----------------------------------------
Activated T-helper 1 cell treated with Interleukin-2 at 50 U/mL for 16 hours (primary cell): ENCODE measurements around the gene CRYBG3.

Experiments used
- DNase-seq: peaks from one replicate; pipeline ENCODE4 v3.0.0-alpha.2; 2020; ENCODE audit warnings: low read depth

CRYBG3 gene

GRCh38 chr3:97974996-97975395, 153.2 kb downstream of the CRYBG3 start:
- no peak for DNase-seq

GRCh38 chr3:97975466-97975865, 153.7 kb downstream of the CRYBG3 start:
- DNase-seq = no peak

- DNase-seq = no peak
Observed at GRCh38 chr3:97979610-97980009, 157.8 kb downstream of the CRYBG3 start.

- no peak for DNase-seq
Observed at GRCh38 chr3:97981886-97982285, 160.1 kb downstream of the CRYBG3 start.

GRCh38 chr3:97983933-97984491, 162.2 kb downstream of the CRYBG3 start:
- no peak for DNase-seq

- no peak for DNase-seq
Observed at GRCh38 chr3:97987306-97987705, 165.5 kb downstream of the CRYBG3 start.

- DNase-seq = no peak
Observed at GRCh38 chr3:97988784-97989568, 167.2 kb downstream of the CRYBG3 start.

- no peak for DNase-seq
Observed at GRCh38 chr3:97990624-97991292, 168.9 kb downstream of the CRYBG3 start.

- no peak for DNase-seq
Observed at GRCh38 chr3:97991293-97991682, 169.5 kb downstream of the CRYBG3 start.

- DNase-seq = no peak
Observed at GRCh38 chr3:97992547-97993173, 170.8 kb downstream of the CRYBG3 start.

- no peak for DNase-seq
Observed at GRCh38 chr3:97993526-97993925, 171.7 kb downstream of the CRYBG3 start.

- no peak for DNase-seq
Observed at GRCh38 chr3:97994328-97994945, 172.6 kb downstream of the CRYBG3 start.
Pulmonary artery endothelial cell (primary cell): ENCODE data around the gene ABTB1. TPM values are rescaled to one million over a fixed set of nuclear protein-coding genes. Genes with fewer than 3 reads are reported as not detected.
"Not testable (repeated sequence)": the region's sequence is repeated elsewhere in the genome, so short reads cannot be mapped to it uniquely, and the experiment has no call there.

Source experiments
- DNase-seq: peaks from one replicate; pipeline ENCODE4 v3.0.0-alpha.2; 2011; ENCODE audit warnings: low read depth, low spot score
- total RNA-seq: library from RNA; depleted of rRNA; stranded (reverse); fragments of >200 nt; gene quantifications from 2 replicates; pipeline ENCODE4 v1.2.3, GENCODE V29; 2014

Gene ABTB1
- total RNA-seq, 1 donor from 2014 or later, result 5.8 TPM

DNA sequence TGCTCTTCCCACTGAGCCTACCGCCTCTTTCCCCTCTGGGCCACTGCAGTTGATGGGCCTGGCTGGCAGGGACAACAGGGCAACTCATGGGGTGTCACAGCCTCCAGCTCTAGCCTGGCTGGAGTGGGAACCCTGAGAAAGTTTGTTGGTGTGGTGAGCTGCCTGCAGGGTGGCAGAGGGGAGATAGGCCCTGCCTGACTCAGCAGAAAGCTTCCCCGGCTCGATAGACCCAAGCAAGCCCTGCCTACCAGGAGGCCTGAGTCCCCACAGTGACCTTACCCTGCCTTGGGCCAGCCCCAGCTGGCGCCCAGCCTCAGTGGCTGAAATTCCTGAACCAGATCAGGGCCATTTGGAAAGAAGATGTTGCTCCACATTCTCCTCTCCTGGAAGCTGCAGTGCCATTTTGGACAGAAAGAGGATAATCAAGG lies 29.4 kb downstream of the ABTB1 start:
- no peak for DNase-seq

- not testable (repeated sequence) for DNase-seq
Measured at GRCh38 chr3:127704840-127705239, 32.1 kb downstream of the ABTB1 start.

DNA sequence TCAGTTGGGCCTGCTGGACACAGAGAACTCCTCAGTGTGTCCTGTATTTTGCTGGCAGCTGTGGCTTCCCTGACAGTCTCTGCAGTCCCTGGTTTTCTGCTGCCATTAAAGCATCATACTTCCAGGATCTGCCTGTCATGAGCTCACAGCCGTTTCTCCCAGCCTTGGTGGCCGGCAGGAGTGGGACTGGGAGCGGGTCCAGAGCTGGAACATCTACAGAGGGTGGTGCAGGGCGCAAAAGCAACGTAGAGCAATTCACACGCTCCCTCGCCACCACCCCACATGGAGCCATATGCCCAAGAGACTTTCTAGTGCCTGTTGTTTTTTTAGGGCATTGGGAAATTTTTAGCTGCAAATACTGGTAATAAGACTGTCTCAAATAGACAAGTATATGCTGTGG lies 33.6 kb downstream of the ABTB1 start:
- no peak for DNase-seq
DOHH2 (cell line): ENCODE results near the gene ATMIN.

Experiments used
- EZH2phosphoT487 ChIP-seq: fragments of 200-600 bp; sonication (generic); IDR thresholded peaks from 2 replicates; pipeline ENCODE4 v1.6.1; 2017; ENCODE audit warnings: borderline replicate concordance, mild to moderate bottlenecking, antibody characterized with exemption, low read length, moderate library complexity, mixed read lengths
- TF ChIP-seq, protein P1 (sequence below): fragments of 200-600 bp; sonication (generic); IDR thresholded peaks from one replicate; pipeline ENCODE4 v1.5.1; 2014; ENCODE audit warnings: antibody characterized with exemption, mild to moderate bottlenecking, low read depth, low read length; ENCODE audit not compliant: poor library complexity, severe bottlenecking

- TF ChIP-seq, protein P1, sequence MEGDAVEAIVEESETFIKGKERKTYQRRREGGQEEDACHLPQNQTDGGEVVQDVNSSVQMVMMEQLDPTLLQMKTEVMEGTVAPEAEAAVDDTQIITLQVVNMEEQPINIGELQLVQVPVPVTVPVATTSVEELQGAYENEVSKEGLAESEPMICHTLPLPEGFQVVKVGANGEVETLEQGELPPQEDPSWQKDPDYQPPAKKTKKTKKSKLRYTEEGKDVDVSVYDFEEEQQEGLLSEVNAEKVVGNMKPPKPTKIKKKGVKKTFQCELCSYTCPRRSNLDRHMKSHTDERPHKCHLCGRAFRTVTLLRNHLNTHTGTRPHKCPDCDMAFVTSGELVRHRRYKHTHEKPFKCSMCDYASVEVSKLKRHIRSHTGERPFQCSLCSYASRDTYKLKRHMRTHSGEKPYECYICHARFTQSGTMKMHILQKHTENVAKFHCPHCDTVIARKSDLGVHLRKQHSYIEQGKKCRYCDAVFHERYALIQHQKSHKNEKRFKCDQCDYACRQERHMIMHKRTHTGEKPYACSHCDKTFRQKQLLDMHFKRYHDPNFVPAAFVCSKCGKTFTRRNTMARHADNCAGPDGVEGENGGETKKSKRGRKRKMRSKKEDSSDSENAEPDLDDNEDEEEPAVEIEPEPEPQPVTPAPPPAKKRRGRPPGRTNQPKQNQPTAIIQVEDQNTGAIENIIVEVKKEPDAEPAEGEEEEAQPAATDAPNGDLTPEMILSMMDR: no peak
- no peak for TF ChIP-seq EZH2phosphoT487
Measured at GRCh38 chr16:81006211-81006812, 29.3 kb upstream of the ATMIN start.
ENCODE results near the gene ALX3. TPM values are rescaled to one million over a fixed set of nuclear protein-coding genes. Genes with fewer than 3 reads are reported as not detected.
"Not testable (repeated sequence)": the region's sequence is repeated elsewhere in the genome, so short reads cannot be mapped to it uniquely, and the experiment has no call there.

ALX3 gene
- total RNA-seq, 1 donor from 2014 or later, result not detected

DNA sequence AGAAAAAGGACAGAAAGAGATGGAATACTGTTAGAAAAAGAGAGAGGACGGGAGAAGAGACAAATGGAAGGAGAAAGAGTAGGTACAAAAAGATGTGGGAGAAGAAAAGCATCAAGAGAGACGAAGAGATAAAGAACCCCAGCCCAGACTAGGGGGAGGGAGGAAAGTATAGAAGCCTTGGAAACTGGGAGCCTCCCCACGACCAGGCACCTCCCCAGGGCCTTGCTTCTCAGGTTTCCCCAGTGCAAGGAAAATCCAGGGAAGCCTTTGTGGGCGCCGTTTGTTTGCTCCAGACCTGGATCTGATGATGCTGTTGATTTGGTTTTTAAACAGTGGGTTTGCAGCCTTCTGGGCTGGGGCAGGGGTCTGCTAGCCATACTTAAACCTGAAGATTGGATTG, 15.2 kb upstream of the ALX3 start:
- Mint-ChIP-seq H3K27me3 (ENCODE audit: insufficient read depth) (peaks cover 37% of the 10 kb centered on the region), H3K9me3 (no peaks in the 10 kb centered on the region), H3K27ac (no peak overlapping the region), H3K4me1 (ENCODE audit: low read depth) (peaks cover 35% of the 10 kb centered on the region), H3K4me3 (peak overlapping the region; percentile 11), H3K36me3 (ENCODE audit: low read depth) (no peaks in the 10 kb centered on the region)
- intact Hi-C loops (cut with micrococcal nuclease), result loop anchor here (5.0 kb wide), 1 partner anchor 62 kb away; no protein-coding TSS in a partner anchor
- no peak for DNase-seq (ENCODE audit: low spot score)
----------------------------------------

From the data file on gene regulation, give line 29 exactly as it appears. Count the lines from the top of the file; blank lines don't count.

Pulmonary artery endothelial cell (primary cell): ENCODE data around the gene ABTB1. TPM values are rescaled to one million over a fixed set of nuclear protein-coding genes. Genes with fewer than 3 reads are reported as not detected.